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Marine Biology

, Volume 145, Issue 5, pp 863–873 | Cite as

Diel fluctuations of mycosporine-like amino acids in shallow-water scleractinian corals

  • I. YakovlevaEmail author
  • M. Hidaka
Research Article

Abstract

Reports of bathymetric decrease in the total mycosporine-like amino acid (MAA) concentration of benthic invertebrates suggest that light gradients may be important determinants of MAA content. With the pronounced diel light changes, distinct temporal variations in MAA concentrations might also be expected. We examined the changes in the abundance of MAA in three shallow-water scleractinian corals, Pavona divaricata, Galaxea fascicularis and Montipora digitata from Okinawa, Japan, in relation to daily cycles in solar radiation and tested whether the species have different capabilities for protection against UVR depending on their MAA composition. The results show that symbiotic algae freshly isolated from the investigated coral species do not contain MAAs and that distribution of these compounds resided only within the animal tissue. Total MAA content in the tissue of P. divaricata, G. fascicularis and M. digitata rose rapidly at midday and significantly dropped at night. The observed variations were by a factor of two and, thus, very dramatic. For all the investigated coral species, total MAA concentrations were significantly correlated with the diurnal cycle in solar radiation, during both winter and summer seasons. Seawater temperature was significantly correlated with MAA levels only in the June experiment, but represented no more than 20% of the MAA variation in all three coral species, whereas solar radiation explained 60–70% of the MAA fluctuations. This suggests that MAAs are an integral component of the hard coral’s biochemical defense system against high solar irradiance stress. The diurnal increase in total MAA concentrations was due to an increase in the concentration of imino-MAA species of up to 2–2.5-fold of their pre-dawn values. In contrast, the oxocarbonyl-MAA mycosporine-glycine (Myc-Gly) showed the lowest (Tukey–Kramer HSD test: P<0.05) values at midday, compared to afternoon and night hours. Analysis of diel changes in chlorophyll fluorescence and chlorophyll a content of the investigated species revealed that P. divaricata and G. fascicularis were less sensitive to the high levels of ambient irradiance compared to M. digitata. In P. divaricata and G. fascicularis, Myc-Gly, an MAA with an antioxidant function, is the most abundant MAA, contributing about 70% to the total MAA pool, whereas the major MAA factions in M. digitata were represented by oxidatively robust imino-MAAs. We speculate that MAAs furnish scleractinian corals with protection from biologically damaging ultraviolet radiation through both the direct sunscreening activity of imino-MAAs and the antioxidant properties of oxocarbonyl-MAAs and suggest that the predominance, in the host tissue, of MAA species with an antioxidant ability may render corals more tolerant to high photosynthetically active and ultraviolet radiation.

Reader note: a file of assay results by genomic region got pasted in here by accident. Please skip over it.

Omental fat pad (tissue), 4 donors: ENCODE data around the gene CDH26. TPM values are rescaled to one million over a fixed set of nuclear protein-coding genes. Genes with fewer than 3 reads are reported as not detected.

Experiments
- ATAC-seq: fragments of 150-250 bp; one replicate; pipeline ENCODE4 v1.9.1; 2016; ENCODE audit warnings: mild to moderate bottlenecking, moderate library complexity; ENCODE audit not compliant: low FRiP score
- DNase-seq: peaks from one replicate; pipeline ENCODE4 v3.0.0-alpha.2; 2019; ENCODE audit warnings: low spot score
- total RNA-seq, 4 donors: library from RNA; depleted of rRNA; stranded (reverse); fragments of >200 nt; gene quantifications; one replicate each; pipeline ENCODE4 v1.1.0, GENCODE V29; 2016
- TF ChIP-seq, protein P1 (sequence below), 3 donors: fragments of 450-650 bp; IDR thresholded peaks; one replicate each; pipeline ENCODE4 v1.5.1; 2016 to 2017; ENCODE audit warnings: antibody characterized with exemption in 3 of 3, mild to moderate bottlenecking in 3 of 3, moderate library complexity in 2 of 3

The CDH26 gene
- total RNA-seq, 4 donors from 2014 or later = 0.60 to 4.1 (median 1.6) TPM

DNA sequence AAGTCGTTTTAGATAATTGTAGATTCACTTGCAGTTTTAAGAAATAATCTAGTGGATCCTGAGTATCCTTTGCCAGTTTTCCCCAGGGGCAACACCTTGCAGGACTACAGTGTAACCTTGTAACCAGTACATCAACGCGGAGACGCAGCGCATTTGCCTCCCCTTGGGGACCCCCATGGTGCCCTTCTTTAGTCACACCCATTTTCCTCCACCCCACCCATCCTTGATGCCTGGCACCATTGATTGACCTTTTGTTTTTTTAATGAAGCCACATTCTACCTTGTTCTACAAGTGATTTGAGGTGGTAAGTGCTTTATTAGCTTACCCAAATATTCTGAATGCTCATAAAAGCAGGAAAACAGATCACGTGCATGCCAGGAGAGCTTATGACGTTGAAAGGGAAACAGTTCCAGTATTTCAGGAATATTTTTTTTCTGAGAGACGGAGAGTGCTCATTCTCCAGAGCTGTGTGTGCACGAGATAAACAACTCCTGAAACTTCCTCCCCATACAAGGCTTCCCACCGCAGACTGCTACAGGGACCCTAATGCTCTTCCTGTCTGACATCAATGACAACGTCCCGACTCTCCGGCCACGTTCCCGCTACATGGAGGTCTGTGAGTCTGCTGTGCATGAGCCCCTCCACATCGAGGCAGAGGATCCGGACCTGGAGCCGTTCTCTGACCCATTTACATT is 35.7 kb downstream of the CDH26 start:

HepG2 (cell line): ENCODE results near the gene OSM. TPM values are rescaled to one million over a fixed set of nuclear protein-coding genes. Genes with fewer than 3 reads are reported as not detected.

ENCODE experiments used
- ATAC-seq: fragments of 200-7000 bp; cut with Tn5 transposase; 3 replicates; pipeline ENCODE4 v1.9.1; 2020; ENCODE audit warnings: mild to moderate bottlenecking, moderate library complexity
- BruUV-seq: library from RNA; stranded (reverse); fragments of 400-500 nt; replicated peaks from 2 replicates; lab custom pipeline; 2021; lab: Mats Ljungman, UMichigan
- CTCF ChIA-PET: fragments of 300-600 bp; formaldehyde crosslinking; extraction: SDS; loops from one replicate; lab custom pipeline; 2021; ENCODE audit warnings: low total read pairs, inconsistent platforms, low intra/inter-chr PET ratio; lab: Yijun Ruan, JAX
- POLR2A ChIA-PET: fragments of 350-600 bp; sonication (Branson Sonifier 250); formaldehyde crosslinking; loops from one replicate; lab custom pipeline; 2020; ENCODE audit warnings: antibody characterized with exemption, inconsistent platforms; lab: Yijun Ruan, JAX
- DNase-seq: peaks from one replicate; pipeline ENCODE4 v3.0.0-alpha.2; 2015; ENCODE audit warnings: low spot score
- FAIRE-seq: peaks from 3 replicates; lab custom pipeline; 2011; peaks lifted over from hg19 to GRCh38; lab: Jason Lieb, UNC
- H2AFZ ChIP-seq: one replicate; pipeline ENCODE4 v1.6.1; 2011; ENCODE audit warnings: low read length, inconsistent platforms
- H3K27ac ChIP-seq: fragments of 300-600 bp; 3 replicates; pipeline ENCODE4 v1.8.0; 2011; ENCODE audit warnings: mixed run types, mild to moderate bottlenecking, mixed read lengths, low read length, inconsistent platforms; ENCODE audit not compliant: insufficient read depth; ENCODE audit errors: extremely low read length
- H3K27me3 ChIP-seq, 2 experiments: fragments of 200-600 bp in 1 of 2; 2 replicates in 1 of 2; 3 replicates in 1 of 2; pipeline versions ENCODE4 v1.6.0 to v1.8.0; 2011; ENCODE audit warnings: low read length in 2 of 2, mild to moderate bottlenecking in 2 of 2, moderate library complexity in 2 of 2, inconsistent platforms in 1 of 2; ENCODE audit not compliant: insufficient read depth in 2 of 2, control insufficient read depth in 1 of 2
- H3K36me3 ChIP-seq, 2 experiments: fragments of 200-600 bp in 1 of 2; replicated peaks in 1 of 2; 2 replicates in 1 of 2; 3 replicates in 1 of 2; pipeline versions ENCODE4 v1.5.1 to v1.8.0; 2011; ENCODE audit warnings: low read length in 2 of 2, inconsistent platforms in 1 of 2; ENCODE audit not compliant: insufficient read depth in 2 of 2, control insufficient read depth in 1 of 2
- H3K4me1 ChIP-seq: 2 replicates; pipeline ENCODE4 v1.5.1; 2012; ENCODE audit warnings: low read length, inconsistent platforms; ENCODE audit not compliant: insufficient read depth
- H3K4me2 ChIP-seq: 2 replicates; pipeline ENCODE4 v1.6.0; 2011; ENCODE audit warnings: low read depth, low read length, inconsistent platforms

Keywords

Photosynthetically Active Radiation Solar Irradiance Coral Species Coral Fragment Symbiotic Alga 
These keywords were added by machine and not by the authors. This process is experimental and the keywords may be updated as the learning algorithm improves.

Notes

Acknowledgements

This research was supported by a Grant-in-Aid for Scientific Research from the Japan Society for Promotion of Science to I.Y. We thank Dr. A. Takemura of the Sesoko Research Station for his invaluable assistance and advice in HPLC analysis. Comments from two anonymous reviewers significantly improved the manuscript.

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Copyright information

© Springer-Verlag 2004

Authors and Affiliations

  1. 1.Department of Chemistry, Biology and Marine ScienceUniversity of the RyukyusNishihara903-0213 Japan
  2. 2.Institute of Marine BiologyFar East Branch of the Russian Academy of SciencesVladivostokRussia

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